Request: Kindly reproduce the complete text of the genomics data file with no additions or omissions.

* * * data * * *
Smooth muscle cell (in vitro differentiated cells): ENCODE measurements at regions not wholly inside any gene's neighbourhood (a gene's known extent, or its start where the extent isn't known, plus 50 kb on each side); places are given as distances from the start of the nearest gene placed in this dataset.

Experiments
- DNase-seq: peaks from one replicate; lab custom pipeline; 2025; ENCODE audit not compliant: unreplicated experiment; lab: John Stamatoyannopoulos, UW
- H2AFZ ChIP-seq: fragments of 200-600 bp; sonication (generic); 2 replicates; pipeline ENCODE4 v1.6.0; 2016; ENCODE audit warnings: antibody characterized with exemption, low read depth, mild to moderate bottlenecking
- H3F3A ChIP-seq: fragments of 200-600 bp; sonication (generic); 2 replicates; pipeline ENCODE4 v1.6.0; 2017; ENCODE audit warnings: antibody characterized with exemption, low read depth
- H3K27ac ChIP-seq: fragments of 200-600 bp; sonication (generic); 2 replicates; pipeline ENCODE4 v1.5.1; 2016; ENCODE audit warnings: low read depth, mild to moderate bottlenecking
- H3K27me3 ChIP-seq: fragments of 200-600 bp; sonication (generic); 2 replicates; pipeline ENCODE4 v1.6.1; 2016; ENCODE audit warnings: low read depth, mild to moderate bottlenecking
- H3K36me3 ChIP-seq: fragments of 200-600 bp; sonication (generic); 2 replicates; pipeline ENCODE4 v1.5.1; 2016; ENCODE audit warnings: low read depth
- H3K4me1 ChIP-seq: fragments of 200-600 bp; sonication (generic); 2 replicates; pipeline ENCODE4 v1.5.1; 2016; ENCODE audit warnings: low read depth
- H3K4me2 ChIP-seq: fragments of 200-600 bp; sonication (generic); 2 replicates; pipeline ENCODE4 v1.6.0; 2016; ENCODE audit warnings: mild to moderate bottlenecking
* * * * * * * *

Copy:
Smooth muscle cell (in vitro differentiated cells): ENCODE measurements at regions not wholly inside any gene's neighbourhood (a gene's known extent, or its start where the extent isn't known, plus 50 kb on each side); places are given as distances from the start of the nearest gene placed in this dataset.

Experiments
- DNase-seq: peaks from one replicate; lab custom pipeline; 2025; ENCODE audit not compliant: unreplicated experiment; lab: John Stamatoyannopoulos, UW
- H2AFZ ChIP-seq: fragments of 200-600 bp; sonication (generic); 2 replicates; pipeline ENCODE4 v1.6.0; 2016; ENCODE audit warnings: antibody characterized with exemption, low read depth, mild to moderate bottlenecking
- H3F3A ChIP-seq: fragments of 200-600 bp; sonication (generic); 2 replicates; pipeline ENCODE4 v1.6.0; 2017; ENCODE audit warnings: antibody characterized with exemption, low read depth
- H3K27ac ChIP-seq: fragments of 200-600 bp; sonication (generic); 2 replicates; pipeline ENCODE4 v1.5.1; 2016; ENCODE audit warnings: low read depth, mild to moderate bottlenecking
- H3K27me3 ChIP-seq: fragments of 200-600 bp; sonication (generic); 2 replicates; pipeline ENCODE4 v1.6.1; 2016; ENCODE audit warnings: low read depth, mild to moderate bottlenecking
- H3K36me3 ChIP-seq: fragments of 200-600 bp; sonication (generic); 2 replicates; pipeline ENCODE4 v1.5.1; 2016; ENCODE audit warnings: low read depth
- H3K4me1 ChIP-seq: fragments of 200-600 bp; sonication (generic); 2 replicates; pipeline ENCODE4 v1.5.1; 2016; ENCODE audit warnings: low read depth
- H3K4me2 ChIP-seq: fragments of 200-600 bp; sonication (generic); 2 replicates; pipeline ENCODE4 v1.6.0; 2016; ENCODE audit warnings: mild to moderate bottlenecking